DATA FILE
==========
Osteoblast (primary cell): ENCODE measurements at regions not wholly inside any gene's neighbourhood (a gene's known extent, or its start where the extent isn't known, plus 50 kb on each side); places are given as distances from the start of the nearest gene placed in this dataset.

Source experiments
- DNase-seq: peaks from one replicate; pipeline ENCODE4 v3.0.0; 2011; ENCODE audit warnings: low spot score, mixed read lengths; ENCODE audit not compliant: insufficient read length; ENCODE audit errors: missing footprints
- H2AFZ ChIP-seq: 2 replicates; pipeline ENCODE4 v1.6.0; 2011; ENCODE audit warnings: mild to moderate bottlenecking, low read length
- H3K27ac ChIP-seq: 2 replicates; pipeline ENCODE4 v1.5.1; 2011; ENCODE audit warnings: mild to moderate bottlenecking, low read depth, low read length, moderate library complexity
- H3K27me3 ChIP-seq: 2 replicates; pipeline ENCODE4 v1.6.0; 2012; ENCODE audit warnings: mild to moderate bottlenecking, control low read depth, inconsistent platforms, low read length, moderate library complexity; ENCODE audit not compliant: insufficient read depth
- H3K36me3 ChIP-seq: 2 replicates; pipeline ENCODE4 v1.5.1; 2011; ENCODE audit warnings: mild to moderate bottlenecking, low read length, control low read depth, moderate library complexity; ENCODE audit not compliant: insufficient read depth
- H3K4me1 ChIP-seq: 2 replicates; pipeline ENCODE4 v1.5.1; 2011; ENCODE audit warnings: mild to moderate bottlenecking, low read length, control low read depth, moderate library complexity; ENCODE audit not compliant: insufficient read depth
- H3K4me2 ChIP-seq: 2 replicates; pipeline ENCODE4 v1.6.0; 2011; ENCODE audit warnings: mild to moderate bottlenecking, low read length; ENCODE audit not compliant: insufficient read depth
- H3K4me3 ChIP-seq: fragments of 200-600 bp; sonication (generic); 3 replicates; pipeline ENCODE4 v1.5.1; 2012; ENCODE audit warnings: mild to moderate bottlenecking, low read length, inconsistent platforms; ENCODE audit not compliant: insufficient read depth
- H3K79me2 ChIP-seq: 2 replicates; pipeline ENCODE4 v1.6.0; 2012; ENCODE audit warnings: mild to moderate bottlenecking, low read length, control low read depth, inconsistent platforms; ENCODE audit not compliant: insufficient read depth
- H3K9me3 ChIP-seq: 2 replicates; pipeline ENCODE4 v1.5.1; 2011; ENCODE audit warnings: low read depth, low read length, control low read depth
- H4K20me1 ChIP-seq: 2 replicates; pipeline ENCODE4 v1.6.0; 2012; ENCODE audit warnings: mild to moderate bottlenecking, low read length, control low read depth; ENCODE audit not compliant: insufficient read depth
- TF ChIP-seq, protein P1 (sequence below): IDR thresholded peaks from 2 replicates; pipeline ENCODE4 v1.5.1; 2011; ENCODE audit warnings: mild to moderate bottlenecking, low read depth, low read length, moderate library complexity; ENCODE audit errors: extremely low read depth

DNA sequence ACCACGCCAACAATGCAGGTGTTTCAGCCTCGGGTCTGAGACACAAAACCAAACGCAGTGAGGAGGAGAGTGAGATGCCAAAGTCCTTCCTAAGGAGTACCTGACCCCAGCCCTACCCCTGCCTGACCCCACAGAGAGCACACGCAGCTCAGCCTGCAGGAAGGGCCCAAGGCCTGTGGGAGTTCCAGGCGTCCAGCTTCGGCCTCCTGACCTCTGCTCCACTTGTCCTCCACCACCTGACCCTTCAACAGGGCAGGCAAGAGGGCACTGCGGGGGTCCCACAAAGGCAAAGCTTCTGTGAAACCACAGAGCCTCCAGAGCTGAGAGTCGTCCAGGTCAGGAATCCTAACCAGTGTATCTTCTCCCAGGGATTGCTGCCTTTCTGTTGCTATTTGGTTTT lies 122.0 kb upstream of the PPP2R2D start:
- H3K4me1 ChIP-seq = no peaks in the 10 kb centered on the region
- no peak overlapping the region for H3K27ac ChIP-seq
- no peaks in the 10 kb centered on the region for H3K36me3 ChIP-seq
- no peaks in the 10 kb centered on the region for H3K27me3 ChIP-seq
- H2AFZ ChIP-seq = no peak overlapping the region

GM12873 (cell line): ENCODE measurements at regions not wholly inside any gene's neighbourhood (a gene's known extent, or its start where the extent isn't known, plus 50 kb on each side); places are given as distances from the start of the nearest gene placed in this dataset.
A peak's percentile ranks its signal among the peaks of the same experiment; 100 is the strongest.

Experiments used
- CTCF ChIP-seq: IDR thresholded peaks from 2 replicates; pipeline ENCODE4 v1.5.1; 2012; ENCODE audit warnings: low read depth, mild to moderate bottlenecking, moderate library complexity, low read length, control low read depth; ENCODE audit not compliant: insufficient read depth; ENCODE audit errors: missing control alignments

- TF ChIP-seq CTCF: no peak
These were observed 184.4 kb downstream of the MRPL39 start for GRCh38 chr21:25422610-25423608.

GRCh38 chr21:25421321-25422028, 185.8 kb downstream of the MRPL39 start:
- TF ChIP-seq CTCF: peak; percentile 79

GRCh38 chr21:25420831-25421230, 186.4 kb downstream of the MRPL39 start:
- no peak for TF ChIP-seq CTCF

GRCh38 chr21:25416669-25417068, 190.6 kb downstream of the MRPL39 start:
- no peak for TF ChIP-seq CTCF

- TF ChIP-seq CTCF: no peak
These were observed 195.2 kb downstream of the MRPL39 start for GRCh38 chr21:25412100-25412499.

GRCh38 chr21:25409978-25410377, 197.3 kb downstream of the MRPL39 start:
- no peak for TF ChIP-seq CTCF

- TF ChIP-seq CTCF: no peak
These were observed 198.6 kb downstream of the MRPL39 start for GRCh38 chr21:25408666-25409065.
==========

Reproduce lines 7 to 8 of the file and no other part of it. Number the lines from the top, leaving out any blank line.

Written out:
- H3K36me3 ChIP-seq: 2 replicates; pipeline ENCODE4 v1.5.1; 2011; ENCODE audit warnings: mild to moderate bottlenecking, low read length, control low read depth, moderate library complexity; ENCODE audit not compliant: insufficient read depth
- H3K4me1 ChIP-seq: 2 replicates; pipeline ENCODE4 v1.5.1; 2011; ENCODE audit warnings: mild to moderate bottlenecking, low read length, control low read depth, moderate library complexity; ENCODE audit not compliant: insufficient read depth